The skills gap in cybersecurity can be closed – with an investment into upskilling.

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One of the biggest challenges for organizations today is being able to develop a strong cybersecurity program, one that is substantial enough to combat the increasingly sophisticated threat landscape.

In fact, the UK government’s Cyber Security Breaches Survey 2022 found that over a third (39%) of businesses have had to deal with a cyber-attack already this year, and 82% of senior managers consider improving security to be a primary concern.

In tandem, companies are becoming increasingly aware of the ways in which cyber-attacks can be avoided. In fact, recent research from Tanium found that the vast majority (86%) of companies that faced a cybersecurity breach in the past six months believe that investing in staff training or more modern tools would reduce the number of incidents that occur.

Pluralsight’s 2022 State of Upskilling Report corroborated these findings. The report found that cybersecurity was the top personal skills gap among 43% of respondents, above cloud computing (39%) and data storage (36%). Additionally, 44% of respondents agreed that cybersecurity skills gaps were the largest current risk to their organization. With this in mind, it’s apparent that organizations must put steps in place to keep technology teams at the cutting edge of the latest cybersecurity trends and threats – and do so quickly. This article explores how to equip technology teams with the skills to create a formidable cybersecurity program.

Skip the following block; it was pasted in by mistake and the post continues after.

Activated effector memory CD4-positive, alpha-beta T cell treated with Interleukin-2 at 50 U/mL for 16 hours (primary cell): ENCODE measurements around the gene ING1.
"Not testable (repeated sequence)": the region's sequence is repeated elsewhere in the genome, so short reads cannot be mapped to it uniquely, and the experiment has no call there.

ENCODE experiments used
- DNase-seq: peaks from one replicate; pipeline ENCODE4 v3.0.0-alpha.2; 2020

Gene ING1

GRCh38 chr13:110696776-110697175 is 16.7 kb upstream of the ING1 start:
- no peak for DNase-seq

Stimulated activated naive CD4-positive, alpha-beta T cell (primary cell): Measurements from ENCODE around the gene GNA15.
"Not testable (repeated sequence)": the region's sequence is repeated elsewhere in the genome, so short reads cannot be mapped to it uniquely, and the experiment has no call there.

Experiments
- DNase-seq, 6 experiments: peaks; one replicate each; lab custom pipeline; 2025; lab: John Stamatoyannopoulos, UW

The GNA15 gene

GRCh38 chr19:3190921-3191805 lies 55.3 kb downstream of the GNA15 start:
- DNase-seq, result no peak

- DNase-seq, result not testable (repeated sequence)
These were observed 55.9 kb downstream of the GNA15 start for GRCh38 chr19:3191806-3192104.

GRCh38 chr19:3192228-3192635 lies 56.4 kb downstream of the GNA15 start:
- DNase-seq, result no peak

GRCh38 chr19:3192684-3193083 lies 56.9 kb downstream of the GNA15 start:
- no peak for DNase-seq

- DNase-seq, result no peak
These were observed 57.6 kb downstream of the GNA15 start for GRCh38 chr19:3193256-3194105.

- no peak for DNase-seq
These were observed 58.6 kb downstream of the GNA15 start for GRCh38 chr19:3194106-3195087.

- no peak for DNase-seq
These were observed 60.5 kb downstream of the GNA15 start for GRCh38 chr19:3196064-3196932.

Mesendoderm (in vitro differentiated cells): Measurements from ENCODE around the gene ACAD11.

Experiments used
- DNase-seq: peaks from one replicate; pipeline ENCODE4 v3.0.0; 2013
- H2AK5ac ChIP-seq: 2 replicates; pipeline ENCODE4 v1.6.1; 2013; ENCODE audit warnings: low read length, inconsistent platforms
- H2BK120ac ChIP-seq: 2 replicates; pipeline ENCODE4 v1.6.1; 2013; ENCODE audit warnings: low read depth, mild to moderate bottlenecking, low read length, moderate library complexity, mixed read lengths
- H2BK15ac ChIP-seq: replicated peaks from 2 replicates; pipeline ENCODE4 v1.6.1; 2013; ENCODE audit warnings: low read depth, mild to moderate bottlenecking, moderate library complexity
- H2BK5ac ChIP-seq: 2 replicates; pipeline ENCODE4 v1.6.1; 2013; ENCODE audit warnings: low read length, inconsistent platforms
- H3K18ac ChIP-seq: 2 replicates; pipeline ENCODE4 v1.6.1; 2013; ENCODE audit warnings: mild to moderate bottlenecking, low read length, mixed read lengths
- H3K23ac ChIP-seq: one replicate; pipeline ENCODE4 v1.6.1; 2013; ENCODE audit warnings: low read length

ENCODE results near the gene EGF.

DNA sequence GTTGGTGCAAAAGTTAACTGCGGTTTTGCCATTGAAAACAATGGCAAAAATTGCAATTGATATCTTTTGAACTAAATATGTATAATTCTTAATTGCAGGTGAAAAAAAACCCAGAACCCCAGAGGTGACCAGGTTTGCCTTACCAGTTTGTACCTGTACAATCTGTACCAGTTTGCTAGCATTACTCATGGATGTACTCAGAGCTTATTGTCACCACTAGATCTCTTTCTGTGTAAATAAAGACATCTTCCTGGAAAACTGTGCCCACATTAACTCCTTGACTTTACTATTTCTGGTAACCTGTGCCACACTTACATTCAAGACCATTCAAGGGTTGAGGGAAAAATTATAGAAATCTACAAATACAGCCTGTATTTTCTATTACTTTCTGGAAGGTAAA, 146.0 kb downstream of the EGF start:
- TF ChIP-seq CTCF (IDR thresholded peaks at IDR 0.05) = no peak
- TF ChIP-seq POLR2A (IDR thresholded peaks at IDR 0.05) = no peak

Defining the cybersecurity skills gap

Cybersecurity attacks remain a pressing concern for businesses, and this isn’t set to change. By 2025, total spend on cybersecurity service providers is projected to reach $101.5 billion and there is set to be a 15% increase in costs related to cybercrime. These are high numbers, and emphasize the challenge that most modern organizations face when trying to keep up with cyber threats. With this ever-changing cybersecurity landscape, it’s no surprise that a long-term cybersecurity skills gap has emerged.

At a time when cyber threats are so prolific, it’s more important than ever to have a skilled cybersecurity workforce that is armed to defend against these sophisticated and varied attacks. However, as the State of Upskilling Report suggests, a large portion of today’s tech workforce do not feel they have the adequate skills to meet their organization’s cybersecurity needs. Simply put, there is more work to be done to help technologists improve their cybersecurity skills. In fact, IBM has found that tech skills are only relevant for around 2.5 years – already outdating cybersecurity expertise that was brand new in 2019. Within a short period of time, historical knowledge and legacy methods are rarely able to continue to defend against the increasing complexity of cyber threats. As a result, business leaders must take responsibility for providing their technologists with the tools they need to keep their organizations safe and secure.